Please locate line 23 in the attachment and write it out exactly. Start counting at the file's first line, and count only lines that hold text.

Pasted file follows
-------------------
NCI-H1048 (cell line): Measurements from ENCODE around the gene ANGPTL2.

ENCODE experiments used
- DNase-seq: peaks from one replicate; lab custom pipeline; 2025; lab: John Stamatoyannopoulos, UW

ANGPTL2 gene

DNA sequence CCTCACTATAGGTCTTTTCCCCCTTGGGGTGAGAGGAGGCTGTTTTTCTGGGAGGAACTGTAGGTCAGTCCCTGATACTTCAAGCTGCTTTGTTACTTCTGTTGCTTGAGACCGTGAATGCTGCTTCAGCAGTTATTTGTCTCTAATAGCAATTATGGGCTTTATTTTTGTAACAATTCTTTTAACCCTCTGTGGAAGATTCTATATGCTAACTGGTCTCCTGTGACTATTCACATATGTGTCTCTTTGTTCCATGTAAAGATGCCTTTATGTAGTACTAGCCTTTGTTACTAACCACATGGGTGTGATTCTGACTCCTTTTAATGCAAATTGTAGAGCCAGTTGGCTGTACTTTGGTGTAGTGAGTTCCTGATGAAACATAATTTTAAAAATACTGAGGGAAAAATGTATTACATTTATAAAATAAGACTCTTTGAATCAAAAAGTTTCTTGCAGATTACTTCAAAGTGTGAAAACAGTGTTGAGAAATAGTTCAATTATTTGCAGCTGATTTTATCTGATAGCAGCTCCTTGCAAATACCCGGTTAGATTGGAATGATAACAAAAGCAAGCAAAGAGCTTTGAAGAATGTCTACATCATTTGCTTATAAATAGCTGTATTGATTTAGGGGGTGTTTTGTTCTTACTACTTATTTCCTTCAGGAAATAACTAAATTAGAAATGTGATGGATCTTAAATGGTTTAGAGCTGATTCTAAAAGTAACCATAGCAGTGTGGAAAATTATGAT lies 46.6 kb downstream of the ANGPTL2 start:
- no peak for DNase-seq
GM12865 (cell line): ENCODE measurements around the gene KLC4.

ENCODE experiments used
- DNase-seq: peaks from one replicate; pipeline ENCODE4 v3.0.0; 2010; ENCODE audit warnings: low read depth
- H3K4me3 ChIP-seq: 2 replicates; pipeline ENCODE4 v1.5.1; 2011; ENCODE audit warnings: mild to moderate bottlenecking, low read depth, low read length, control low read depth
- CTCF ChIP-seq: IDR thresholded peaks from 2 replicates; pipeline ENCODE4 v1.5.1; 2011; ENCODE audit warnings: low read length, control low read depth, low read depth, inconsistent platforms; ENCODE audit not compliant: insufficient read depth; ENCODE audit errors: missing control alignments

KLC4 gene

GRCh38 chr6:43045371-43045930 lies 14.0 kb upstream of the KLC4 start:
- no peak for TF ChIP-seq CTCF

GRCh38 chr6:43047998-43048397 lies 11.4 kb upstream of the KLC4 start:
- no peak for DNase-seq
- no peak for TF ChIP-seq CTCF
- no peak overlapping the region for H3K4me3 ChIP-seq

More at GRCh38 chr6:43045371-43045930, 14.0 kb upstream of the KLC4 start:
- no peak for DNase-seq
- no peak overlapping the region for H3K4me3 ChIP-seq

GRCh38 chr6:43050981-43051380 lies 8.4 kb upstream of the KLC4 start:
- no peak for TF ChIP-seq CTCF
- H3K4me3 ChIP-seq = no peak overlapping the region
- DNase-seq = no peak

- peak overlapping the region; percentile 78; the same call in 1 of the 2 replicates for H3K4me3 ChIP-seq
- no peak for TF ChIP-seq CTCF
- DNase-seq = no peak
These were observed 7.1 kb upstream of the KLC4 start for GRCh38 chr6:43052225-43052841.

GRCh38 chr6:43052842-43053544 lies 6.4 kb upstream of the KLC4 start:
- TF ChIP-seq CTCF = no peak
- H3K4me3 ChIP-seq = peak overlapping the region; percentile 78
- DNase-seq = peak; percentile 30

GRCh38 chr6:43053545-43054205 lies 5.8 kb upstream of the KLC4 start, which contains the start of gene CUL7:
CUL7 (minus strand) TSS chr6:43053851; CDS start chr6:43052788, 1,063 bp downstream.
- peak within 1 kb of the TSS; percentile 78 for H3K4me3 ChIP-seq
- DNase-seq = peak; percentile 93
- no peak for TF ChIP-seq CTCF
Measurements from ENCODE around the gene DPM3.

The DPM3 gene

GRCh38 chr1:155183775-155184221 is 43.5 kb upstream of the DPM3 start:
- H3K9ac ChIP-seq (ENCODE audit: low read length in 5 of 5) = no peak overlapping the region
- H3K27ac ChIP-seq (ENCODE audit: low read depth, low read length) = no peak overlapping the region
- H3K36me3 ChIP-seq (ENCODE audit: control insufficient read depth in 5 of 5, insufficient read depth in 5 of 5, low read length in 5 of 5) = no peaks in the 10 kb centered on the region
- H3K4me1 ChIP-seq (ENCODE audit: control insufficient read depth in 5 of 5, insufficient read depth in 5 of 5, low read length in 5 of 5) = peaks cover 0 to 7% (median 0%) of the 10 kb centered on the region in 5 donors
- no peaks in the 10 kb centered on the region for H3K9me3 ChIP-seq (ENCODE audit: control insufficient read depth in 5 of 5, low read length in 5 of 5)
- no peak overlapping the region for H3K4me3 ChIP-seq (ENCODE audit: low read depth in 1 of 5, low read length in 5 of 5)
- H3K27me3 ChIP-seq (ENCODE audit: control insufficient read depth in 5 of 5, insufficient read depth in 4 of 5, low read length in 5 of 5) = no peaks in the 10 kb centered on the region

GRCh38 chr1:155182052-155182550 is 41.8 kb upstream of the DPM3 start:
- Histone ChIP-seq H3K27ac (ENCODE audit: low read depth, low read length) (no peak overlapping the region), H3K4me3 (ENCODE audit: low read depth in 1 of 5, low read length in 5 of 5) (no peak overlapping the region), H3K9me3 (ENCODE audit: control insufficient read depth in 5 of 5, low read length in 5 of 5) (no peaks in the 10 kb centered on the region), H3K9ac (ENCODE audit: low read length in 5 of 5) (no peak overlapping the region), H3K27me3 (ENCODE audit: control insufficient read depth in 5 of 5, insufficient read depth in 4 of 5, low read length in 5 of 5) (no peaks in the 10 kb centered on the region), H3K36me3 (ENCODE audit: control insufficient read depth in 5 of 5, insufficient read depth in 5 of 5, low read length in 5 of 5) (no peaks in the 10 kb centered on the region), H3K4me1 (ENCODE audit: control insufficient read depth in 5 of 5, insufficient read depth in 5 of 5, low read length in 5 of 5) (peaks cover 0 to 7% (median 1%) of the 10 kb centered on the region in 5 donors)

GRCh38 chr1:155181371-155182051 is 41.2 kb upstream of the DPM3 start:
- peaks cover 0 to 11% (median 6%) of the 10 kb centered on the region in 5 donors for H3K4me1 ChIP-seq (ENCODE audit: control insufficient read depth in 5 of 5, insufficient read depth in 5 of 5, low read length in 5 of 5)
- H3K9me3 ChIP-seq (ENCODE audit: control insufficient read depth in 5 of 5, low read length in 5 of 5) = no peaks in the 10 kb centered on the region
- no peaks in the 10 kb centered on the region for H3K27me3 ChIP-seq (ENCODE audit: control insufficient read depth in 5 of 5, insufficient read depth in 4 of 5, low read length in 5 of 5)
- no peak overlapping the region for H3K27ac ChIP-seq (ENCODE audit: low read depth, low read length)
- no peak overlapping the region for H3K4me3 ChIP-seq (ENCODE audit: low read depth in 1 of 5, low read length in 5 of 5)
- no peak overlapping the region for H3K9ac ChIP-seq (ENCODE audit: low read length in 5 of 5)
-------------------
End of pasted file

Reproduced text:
- no peak for TF ChIP-seq CTCF